HR 4337, the Regulated Investment Company Modernization Act of 2009 (the Act, and effective date of the Act’s enactment, the date of enactment), was introduced in Congress on Dec. 16, 2009. The Act is helpful to RICs and their shareholders in a number of respects. Two noteworthy proposed changes include the repeal of the preferential dividend rule and the treatment of income from commodities and commodity-index derivatives as qualifying income. The Act’s proposals are described below:
Unlimited capital loss carry forward. Under present law, a regulated investment company (RIC or fund) is permitted to carry forward a net capital loss from any year as a short-term capital loss to offset its capital gains, if any, realized during the eight years following the year of the loss. Under the Act, a capital loss would carry forward indefinitely under rules similar to those that apply to individuals, including the retention of its character as either short term or long term, effective for taxable years beginning after the date of enactment. Such losses will continue to be subject to an annual limitation, however, if there is a more than 50 percent change of ownership of the fund.
90 percent “good income” test. Under present law, income from commodities is not qualifying income. The IRS has also ruled that income from commodity-index derivatives (e.g., swaps and futures) is not qualifying income. On the other hand, the IRS has ruled privately that income from certain commodity-linked notes and wholly-owned foreign subsidiaries is qualifying. In addition, Treasury has authority (which it has not exercised) to issue regulations to exclude from qualifying income any income from foreign currency gains that is not directly related to the fund’s principal business of investing in stock or securities, i.e., the fund’s investment in foreign currencies for speculative purposes. Under the Act, income from commodities and commodity-index derivatives would be qualifying income. The Act also repeals the IRS’ regulatory authority to exclude from qualifying income gains that are derived from the fund’s investment in foreign currencies for speculative purposes. These amendments are effective for taxable years beginning after the date of enactment.
Saving provisions for qualification failures:
- For asset diversification test failures. Under present law, a fund will not lose its status as a regulated investment company if it fails the asset diversification test because of fluctuations in value of portfolio securities, other than a discrepancy that “exists immediately after the acquisition of any security or other property and is wholly or partly the result of such acquisition.” But any such failures (other than for the first quarter of the RIC’s existence) can be cured under a 30-day grace period. However, it is not unusual for asset diversification issues to arise after the 30-day cure period, at which time there is no statutory remedy. The Act provides a special rule for de minimis asset test failures and a means by which a RIC can cure other asset test failures and pay a penalty tax. The de minimis rule applies if the failure is attributable to ownership of assets the total value of which do not exceed the lesser of: (1) one percent of the value of the RIC’s total assets at the end of the quarter; and (2) $10 million, in which case the fund has six months to cure the failure. For other asset test failures, due to reasonable cause and not willful neglect, the Act imposes a tax in an amount equal to the greater of: (1) $50,000; or (2) the amount determined by multiplying the highest rate of tax specified in Section 11 (currently 35 percent) by the net income generated during the period of asset test failure by the assets that caused the RIC to fail the asset test. Such other failures must be disclosed and cured within six months.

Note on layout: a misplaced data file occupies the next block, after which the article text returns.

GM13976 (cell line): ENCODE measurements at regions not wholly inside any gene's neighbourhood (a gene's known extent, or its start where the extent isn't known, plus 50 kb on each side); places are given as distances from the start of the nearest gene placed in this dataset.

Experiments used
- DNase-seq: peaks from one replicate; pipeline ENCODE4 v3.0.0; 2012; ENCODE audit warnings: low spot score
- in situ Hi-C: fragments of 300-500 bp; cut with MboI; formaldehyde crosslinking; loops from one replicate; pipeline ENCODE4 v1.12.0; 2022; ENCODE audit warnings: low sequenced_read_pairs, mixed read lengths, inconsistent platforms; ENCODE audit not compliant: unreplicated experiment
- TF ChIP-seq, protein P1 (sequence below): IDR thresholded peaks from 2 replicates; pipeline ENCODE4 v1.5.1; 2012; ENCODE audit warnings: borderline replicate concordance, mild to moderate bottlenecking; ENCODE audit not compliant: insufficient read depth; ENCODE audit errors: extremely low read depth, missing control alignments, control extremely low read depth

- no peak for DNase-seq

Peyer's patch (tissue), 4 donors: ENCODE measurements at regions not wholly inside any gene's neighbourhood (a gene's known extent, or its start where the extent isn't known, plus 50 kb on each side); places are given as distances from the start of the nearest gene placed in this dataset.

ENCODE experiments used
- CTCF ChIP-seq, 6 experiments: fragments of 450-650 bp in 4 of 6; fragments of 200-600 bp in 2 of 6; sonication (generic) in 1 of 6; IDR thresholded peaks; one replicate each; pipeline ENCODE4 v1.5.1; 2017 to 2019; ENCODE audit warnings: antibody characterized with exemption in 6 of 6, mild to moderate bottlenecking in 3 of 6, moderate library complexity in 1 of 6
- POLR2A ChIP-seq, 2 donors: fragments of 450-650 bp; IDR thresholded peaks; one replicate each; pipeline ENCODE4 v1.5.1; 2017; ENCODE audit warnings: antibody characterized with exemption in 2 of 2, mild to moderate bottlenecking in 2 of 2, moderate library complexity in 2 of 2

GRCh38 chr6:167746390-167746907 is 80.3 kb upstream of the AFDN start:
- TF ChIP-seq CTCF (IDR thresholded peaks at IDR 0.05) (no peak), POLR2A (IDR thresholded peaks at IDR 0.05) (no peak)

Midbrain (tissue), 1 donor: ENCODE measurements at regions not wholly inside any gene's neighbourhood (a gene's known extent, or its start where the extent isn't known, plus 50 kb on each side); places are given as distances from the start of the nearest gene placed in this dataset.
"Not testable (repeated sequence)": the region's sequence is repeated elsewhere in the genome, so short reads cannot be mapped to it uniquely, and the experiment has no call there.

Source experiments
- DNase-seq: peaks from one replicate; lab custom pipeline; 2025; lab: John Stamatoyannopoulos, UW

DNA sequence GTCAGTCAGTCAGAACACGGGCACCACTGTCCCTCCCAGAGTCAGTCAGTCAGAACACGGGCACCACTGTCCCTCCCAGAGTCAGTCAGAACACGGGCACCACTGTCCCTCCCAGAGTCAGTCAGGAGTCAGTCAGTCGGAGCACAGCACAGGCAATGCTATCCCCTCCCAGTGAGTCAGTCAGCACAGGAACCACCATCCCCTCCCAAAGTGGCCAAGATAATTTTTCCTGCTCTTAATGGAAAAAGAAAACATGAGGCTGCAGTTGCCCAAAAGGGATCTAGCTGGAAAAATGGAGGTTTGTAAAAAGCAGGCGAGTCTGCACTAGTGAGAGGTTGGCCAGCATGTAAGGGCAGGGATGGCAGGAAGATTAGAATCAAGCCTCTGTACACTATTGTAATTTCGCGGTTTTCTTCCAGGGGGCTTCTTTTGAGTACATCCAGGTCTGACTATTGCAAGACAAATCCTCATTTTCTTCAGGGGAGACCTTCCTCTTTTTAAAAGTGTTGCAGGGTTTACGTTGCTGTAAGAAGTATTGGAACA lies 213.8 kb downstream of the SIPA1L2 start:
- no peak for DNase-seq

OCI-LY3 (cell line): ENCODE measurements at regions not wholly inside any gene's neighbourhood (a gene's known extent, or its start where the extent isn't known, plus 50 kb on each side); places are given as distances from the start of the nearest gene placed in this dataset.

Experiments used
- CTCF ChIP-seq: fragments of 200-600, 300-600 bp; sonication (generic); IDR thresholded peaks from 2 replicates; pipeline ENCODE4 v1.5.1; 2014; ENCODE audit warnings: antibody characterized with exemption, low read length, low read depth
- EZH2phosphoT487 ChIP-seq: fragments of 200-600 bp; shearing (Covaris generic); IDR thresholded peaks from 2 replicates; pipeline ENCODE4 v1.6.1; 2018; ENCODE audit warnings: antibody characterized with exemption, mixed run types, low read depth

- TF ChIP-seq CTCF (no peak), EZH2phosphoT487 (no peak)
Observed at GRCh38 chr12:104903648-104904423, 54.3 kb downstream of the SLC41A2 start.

These amendments are effective for taxable years with respect to which the due date (determined with regard to any extensions) of the return for such taxable year is after the date of the enactment.
- For “good income” test failures. Under present law, there is no statutory remedy for failures to satisfy the qualifying income test. Under the Act, failure to satisfy the qualifying income test due to reasonable cause and not willful neglect are excused if the fund discloses the failure and pays a tax equal to the amount of nonqualifying income in excess of 10 percent of the fund’s gross income. For example, if a RIC has $90x of gross income from sources that are qualifying income and $15x of gross income from other sources, a tax of $5x is imposed [$15x - $10x ($90x/9) = $5x].
Reporting of dividends and distributions to shareholders: Under present law, the character of dividends and distributions – including net capital gains, exempt interest, foreign tax credits, qualified dividends, and, in the case of non-U.S. shareholders, interest-related and short-term capital gain dividends – must be designated in a written statement mailed to shareholders within 60 days following the close of the fund’s fiscal year, typically in the fund’s annual report to shareholders. In addition, funds must send shareholders Forms 1099 based on dividends and distributions paid during the calendar year, even though the character of a fund’s dividend and distributions cannot be determined until the fund’s fiscal year end. This can and does lead to errors in Form 1099 reporting.
These amendments regarding the elimination of the 60-day designation rule and excess reported amounts are effective for distributions in taxable years beginning after the date of enactment. The provisions applying to earnings and profits and qualified fund of funds apply to taxable years beginning after the date of enactment.
- 60-day designation rule. The Act replaces this 60-day designation rule with a requirement to report the character of dividends and distributions in a written statement furnished to shareholders, which may be a Form 1099.